Colorectal cancer cell derived exosomes activate Wnt signaling pathway

S Mathivanan

La Trobe University, Melbourne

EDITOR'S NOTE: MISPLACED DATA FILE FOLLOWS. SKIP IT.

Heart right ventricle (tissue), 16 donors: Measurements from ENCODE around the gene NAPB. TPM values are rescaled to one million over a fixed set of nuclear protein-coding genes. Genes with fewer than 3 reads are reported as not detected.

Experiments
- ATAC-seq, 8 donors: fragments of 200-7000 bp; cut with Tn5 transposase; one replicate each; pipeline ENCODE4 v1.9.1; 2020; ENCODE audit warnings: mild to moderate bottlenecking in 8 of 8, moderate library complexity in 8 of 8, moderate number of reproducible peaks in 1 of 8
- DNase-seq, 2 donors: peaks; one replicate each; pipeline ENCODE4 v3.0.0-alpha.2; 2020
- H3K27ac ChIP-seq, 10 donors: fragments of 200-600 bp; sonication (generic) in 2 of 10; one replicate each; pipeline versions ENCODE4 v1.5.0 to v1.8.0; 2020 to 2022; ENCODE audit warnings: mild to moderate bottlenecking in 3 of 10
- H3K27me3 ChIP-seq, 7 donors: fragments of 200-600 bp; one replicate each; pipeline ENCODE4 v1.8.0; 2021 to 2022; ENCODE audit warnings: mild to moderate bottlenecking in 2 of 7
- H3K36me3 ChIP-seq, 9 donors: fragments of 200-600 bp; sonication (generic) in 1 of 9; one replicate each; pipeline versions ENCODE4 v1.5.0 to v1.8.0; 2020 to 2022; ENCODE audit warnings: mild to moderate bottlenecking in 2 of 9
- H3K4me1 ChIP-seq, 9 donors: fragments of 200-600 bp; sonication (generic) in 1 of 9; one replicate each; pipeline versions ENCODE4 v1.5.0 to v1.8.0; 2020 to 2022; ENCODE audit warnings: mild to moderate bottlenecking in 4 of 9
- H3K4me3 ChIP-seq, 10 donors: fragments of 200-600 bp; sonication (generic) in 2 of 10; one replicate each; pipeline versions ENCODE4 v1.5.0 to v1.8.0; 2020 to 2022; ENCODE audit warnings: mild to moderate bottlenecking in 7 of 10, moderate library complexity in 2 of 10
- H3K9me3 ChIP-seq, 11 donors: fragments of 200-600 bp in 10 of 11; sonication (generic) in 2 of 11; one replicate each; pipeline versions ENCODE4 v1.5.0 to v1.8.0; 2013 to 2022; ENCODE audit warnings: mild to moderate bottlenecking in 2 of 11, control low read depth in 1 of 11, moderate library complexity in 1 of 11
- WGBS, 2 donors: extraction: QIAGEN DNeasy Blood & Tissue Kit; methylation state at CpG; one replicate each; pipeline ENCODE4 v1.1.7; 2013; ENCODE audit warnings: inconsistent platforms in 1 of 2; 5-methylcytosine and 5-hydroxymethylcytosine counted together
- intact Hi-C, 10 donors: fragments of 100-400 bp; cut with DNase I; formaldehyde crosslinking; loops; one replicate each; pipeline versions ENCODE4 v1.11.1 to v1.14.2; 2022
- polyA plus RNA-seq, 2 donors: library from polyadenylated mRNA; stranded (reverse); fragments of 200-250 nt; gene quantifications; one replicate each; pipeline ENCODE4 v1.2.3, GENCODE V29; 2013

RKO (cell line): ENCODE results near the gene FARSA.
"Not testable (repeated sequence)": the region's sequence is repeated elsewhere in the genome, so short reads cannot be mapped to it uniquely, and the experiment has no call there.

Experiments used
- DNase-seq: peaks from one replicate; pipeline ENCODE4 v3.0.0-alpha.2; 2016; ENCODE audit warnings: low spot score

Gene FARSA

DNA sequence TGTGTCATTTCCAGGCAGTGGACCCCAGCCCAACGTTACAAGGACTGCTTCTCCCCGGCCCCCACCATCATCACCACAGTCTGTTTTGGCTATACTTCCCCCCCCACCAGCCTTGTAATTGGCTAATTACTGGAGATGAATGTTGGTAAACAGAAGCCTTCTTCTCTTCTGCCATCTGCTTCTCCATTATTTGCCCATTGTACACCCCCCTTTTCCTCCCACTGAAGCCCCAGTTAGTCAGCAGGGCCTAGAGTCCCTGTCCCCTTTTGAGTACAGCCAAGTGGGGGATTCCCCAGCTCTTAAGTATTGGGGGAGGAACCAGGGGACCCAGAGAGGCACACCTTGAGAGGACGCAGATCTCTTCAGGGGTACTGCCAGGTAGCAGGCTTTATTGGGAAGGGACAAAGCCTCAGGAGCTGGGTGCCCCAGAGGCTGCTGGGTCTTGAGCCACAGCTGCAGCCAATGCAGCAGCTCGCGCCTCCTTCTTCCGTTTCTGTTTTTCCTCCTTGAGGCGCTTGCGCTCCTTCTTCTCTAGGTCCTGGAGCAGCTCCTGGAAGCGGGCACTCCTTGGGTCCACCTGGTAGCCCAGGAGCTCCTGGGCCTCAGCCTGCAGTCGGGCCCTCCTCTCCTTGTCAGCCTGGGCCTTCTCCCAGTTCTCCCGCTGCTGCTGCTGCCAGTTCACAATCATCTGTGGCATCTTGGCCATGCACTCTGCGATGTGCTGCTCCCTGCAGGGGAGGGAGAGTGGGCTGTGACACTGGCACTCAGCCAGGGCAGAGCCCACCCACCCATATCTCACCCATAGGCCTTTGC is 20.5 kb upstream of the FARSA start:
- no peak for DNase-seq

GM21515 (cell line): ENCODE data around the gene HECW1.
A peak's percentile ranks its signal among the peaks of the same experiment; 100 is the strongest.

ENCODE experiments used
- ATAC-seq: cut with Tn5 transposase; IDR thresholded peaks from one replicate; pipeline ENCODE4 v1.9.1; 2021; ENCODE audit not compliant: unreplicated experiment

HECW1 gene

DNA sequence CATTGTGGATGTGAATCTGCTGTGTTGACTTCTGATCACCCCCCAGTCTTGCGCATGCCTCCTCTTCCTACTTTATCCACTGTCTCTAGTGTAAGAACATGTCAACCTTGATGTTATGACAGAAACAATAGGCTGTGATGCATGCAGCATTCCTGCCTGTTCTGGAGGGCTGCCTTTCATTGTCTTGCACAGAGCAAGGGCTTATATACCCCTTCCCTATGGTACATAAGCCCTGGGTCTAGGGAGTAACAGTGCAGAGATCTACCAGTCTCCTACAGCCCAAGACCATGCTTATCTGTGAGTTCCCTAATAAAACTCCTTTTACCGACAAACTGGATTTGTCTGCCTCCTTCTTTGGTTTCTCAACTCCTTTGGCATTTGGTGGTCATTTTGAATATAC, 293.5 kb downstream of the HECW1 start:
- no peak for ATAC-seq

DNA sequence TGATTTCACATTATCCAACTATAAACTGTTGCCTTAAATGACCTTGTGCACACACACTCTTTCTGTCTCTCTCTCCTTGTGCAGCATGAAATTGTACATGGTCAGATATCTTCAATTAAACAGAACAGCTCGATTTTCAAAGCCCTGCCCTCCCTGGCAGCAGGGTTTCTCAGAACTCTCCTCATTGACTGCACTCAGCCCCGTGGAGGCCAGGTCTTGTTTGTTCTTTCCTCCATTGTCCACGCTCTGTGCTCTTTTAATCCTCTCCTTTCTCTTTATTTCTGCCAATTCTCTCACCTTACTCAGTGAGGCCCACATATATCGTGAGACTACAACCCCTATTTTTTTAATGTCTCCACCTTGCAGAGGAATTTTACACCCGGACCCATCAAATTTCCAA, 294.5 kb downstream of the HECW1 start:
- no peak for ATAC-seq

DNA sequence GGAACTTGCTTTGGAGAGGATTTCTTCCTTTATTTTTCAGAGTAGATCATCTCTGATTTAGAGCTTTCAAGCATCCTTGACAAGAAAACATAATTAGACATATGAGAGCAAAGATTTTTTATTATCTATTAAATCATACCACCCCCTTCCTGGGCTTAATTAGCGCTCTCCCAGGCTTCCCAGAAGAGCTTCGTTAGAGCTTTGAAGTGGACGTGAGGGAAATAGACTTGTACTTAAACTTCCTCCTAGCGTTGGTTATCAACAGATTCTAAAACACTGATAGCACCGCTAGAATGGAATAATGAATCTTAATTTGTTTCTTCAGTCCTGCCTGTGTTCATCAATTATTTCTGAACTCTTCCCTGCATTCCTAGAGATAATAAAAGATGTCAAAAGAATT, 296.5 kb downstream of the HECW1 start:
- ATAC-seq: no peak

Exosomes are extracellular vesicles that are secreted by many cell types under both physiological and pathological conditions. These extracellular vesicles are implicated in cell-cell communication by transferring the cargo or by the transport of ligands to the recipient cells. Exosomes contain many oncoproteins and influence the downstream signaling pathway of the recipient cells by the non-selective transfer of these oncoproteins. It is established that over 90% of sporadic colorectal cancer (CRC) cases, harboured mutation in APC and/or β-catenin gene both of which are involved in Wnt signaling pathway. Whilst mutations in the gene APC often results in loss of function, β-catenin mutations especially at the residues critical for its degradation renders it constitutively active. Here, we show that such mutant β-catenin can be transported via exosomes and activate Wnt signaling pathway in the recipient cells. Firstly, an integrative proteogenomic analysis identified the presence of mutated β-catenin in exosomes secreted by CRC cells. Follow up experiments established that exosomes released from LIM1215 CRC cells stimulated Wnt signaling pathway in a variety of recipient cells. SILAC-based quantitative proteomics analysis confirmed the transfer of mutant β-catenin to the nucleus of the recipient cells. Furthermore, DiR labelled exosomes were injected intravenously in mouse implanted with RKO CRC cells and subjected to in vivo tracking by IVIS at four different time points. Interestingly, tumor tissue lysates of mice injected with exosomes showed increased expression of Wnt target genes confirming the activation of Wnt signaling pathway in vivo. This is the first report to our knowledge implicating exosomal mutant β-catenin in the activation of Wnt signaling pathway both in vitro and in vivo.